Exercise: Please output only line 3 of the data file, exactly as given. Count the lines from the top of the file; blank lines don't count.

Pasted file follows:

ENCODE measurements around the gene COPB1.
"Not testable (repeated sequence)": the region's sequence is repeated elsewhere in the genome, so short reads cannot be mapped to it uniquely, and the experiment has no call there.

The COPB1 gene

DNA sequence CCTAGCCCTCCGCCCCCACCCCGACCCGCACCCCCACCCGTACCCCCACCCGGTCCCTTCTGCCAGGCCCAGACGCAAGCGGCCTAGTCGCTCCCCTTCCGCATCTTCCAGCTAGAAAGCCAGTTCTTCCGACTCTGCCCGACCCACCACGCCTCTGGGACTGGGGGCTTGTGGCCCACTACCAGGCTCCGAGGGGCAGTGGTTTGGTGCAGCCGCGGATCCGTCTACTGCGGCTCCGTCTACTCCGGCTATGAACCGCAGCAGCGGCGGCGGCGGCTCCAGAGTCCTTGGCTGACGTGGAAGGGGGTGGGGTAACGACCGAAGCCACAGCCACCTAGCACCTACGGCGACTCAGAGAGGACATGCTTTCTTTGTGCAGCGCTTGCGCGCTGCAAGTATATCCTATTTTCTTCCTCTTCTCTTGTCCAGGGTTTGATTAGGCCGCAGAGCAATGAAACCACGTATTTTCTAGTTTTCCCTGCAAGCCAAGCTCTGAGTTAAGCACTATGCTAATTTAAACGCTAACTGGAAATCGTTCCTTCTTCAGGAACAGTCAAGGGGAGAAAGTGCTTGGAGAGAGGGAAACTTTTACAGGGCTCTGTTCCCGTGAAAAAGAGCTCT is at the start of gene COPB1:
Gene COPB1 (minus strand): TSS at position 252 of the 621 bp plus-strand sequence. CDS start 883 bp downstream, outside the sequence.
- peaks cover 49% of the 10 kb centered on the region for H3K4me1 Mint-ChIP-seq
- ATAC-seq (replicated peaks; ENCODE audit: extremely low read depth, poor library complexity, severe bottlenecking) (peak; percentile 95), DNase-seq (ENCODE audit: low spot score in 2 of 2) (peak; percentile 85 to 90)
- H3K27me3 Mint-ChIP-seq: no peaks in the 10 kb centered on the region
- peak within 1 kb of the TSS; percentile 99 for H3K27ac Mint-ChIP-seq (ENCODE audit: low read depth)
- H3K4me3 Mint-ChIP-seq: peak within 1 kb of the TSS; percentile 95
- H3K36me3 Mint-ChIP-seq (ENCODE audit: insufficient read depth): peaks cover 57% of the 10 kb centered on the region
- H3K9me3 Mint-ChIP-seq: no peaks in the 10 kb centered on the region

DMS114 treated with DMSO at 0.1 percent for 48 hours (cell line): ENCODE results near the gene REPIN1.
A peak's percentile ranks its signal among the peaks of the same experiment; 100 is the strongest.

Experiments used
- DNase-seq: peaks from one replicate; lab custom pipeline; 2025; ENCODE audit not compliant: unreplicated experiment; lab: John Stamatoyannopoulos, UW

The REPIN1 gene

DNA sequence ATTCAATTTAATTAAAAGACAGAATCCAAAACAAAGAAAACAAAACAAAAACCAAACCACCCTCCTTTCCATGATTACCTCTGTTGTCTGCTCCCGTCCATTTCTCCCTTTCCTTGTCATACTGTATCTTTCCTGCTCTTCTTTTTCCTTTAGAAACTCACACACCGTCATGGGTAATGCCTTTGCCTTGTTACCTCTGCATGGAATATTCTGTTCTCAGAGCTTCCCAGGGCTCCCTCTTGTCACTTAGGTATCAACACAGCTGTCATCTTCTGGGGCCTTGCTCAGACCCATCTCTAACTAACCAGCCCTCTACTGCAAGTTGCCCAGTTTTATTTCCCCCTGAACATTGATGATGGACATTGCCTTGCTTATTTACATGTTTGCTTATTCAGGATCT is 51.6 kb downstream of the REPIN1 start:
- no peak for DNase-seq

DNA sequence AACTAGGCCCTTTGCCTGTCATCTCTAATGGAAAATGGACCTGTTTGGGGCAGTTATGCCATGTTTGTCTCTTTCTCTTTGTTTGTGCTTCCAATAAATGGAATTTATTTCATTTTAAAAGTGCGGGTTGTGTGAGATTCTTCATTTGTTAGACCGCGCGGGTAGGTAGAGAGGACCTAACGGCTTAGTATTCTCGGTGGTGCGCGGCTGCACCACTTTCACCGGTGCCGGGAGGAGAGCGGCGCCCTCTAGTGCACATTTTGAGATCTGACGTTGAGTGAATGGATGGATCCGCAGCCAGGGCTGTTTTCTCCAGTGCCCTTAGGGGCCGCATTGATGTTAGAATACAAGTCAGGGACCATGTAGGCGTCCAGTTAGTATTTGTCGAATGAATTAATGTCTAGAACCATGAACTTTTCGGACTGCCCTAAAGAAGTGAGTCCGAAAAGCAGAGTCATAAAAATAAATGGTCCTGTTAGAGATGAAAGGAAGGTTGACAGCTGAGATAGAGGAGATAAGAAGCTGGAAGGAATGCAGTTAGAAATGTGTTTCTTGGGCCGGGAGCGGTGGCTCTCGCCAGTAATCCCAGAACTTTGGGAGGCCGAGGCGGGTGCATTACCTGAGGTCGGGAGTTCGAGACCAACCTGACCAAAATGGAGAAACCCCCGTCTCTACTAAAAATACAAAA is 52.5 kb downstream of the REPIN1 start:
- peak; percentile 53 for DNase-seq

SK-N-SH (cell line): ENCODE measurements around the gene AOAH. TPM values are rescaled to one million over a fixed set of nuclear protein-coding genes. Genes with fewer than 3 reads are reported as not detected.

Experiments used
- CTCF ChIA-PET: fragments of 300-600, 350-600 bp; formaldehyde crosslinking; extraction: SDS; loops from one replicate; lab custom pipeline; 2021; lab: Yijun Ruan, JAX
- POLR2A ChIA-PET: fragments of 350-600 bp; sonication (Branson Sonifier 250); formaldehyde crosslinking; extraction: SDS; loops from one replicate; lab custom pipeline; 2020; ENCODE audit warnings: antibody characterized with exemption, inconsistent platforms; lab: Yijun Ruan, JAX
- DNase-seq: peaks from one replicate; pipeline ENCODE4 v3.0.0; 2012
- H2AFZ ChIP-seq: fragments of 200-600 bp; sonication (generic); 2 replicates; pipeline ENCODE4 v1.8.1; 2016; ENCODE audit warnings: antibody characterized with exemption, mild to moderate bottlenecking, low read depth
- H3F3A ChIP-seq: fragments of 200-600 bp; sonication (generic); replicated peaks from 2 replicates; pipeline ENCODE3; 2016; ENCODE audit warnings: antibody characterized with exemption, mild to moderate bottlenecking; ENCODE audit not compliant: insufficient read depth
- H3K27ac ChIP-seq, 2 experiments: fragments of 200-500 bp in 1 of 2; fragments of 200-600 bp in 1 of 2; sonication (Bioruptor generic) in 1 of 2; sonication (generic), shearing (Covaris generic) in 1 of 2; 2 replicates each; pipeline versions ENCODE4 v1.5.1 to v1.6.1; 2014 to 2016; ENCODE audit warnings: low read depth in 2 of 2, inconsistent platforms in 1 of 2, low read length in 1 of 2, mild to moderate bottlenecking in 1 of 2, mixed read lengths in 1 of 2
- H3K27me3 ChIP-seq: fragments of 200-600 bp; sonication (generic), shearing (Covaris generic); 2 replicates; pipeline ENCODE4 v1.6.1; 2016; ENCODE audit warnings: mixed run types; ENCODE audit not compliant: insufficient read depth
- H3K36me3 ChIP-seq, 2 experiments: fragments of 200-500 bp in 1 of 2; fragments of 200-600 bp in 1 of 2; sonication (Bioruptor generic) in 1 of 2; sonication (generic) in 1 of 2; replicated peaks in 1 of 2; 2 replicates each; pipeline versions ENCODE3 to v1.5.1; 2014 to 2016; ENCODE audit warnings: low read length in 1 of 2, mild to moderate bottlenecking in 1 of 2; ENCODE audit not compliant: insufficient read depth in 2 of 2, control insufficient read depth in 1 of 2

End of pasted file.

The COPB1 gene